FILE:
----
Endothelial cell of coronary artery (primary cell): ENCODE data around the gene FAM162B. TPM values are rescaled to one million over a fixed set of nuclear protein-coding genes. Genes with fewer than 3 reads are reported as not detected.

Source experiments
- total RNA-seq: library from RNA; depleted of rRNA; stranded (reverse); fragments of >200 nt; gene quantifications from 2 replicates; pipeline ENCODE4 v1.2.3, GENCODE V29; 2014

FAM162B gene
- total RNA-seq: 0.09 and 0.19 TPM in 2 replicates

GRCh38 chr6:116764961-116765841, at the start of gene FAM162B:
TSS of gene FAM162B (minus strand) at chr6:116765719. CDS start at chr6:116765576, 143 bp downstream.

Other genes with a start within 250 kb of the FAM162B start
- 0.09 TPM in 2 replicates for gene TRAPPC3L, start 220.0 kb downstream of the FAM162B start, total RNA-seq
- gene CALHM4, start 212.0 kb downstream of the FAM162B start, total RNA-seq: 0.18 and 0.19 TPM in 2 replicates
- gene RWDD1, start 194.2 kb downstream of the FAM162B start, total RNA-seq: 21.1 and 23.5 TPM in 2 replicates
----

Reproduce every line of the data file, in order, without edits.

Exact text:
Endothelial cell of coronary artery (primary cell): ENCODE data around the gene FAM162B. TPM values are rescaled to one million over a fixed set of nuclear protein-coding genes. Genes with fewer than 3 reads are reported as not detected.

Source experiments
- total RNA-seq: library from RNA; depleted of rRNA; stranded (reverse); fragments of >200 nt; gene quantifications from 2 replicates; pipeline ENCODE4 v1.2.3, GENCODE V29; 2014

FAM162B gene
- total RNA-seq: 0.09 and 0.19 TPM in 2 replicates

GRCh38 chr6:116764961-116765841, at the start of gene FAM162B:
TSS of gene FAM162B (minus strand) at chr6:116765719. CDS start at chr6:116765576, 143 bp downstream.

Other genes with a start within 250 kb of the FAM162B start
- 0.09 TPM in 2 replicates for gene TRAPPC3L, start 220.0 kb downstream of the FAM162B start, total RNA-seq
- gene CALHM4, start 212.0 kb downstream of the FAM162B start, total RNA-seq: 0.18 and 0.19 TPM in 2 replicates
- gene RWDD1, start 194.2 kb downstream of the FAM162B start, total RNA-seq: 21.1 and 23.5 TPM in 2 replicates